Workshop Sign Up

 

 

 

 

 

 

 

 

 

 

 

 

 

 

 

 

 

 

Sign Up

Workshop Descriptions:

Determination of Empirical Formula

We will go over a simple experiment where students can collect real data to determine mass percent for an unknown substance.  We will also exhibit a potential demonstration that you can use in teaching empirical formulas.

  1. Limiting Reactant and Percent Yield

We will demonstrate an experiment that will allow students to do a brief chemical reaction and determine the percent yield of an experiment.  We will also exhibit a qualitative limiting reactant activity that you can do with students to introduce the concept chemically.

The Calorimetry of Snack Foods

We will demonstrate an experiment that will allow students to explore the concepts of calorimetry and heat transfer through the combustion of snack foods.  Students will also get to explore secondary concepts of error and the first law of thermodynamics.

Freezing Point Depression using “Green” Reagents

We will demonstrate an experiment that will allow students to explore the concepts of freezing point and freezing point depression.  Other concepts covered in this lab are critical thinking, problem solving, green chemistry, molality and molecular weight concepts.  All reagents used are common chemicals that can be found at home.

Density of Pennies

We will demonstrate an experiment that will illustrate the calculation of density for a solid object. Also included is the concept of intensive properties being used to identify the composition of a substance by comparing densities of different year pennies – up through 1982 the penny was 95% copper and in 1982 and after the penny was 97.5% zinc.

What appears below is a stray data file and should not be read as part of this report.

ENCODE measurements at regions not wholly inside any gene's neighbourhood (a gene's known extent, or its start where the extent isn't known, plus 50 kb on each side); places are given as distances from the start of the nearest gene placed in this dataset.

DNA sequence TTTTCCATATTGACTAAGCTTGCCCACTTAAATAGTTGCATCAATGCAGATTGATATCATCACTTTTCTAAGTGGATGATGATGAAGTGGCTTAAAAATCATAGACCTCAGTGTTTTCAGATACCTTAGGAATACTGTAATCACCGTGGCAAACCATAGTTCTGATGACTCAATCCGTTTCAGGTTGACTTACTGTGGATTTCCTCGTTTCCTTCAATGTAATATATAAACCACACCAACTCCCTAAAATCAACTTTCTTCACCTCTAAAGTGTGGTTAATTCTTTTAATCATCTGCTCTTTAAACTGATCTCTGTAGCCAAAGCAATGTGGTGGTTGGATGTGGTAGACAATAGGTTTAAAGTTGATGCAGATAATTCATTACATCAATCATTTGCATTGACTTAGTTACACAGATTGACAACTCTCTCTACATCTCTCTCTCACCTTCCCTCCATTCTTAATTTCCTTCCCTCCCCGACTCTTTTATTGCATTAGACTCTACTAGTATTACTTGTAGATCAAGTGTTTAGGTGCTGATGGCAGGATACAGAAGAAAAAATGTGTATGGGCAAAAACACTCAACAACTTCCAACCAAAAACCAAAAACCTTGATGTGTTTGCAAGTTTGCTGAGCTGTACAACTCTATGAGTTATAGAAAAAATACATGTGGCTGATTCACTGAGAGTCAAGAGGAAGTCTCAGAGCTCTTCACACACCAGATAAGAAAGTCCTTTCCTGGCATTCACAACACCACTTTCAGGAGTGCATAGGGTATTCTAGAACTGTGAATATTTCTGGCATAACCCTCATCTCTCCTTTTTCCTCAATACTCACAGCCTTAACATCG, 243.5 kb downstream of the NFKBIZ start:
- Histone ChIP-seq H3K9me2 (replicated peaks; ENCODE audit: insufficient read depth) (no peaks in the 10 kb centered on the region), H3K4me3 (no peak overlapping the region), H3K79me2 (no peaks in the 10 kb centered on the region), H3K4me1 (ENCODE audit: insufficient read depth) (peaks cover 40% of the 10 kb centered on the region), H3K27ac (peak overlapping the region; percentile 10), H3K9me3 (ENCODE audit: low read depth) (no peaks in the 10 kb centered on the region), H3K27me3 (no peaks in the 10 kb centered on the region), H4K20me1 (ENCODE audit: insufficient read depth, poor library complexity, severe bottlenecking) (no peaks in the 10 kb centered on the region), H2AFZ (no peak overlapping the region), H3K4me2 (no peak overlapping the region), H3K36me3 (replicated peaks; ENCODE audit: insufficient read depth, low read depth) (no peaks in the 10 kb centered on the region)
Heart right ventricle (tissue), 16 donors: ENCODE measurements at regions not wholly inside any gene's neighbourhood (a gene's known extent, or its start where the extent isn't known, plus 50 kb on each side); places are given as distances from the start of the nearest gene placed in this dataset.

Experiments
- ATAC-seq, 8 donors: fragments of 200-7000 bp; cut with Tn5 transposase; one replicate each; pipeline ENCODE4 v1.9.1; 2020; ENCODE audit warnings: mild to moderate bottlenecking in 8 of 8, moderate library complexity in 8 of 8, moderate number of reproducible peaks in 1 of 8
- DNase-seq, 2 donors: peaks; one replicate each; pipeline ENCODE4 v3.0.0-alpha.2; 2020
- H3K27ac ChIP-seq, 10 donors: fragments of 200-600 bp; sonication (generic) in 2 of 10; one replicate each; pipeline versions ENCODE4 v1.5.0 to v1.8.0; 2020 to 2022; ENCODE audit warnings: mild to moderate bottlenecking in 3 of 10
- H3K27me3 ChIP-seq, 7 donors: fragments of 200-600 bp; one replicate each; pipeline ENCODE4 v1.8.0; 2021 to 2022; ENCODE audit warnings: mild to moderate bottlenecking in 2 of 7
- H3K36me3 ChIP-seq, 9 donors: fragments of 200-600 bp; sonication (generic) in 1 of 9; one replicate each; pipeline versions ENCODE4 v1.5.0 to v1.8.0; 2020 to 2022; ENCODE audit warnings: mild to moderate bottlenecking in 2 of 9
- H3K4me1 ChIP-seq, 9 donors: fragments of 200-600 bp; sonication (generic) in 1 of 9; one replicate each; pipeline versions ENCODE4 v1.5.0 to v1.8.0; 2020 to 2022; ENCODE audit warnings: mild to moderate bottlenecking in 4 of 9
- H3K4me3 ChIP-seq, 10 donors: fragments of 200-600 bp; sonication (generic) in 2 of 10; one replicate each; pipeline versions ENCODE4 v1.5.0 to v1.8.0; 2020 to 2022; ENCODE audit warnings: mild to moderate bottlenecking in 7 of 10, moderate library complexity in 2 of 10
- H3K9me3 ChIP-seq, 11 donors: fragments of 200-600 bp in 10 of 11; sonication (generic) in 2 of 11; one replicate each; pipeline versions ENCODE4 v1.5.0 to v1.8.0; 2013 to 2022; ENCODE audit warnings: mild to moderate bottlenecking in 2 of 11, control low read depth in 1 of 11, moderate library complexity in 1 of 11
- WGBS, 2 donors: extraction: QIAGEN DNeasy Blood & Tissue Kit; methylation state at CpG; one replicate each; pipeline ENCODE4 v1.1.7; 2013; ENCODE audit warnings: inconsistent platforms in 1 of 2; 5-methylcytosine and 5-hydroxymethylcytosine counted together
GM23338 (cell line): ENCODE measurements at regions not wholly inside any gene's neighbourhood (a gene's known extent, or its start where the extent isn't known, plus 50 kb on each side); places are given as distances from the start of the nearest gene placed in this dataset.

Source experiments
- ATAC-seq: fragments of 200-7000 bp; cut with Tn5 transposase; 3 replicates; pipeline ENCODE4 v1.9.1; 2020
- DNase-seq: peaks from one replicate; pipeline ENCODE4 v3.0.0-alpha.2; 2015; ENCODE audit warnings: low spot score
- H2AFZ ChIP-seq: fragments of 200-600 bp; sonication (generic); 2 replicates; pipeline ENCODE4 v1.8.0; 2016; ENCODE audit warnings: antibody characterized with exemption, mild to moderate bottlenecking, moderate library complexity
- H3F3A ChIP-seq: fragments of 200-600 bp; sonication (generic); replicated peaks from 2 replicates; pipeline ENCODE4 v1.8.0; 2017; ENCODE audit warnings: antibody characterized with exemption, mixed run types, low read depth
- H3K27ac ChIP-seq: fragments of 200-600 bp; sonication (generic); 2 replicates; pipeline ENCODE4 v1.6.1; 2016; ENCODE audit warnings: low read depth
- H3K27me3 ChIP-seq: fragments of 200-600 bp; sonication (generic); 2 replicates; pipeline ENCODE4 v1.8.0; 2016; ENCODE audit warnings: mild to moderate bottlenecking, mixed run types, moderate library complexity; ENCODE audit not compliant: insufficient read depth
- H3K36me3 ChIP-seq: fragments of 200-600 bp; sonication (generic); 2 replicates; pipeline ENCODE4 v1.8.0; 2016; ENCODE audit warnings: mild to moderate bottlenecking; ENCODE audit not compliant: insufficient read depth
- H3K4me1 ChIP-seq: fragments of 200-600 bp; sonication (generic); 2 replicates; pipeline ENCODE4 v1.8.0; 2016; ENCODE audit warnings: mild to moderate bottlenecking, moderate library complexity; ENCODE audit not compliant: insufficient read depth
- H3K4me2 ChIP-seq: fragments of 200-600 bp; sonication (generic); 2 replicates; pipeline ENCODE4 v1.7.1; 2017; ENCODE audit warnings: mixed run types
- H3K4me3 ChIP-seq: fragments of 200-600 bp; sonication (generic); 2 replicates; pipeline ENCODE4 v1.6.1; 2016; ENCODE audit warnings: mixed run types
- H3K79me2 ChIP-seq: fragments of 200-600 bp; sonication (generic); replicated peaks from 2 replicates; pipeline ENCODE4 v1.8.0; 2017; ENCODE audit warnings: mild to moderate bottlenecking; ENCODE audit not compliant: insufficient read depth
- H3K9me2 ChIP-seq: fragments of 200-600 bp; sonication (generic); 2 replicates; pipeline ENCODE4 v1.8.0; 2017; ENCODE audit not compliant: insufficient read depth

Reaction of Pennies

We will demonstrate an experiment that build on the density experiment done earlier. Different year pennies will be reacted with hydrochloric acid. Different dates of pennies will then react differently with the acid illustrating different reactivities with the major components of the pennies (zinc in pennies will react but not the copper).

Dropper Titration with EDTA

We will demonstrate an experiment that will allow students to become familiar with the titration technique without using intimidating expensive glassware.  We will also demonstrate how students will calibrate a measuring device (in this case a plastic dropper).  This experiment allows students to will determine water hardness, and it can be easily adapted for them to determine the concentration of an acid or base.

Using Assessment Data to Drive Teaching Practice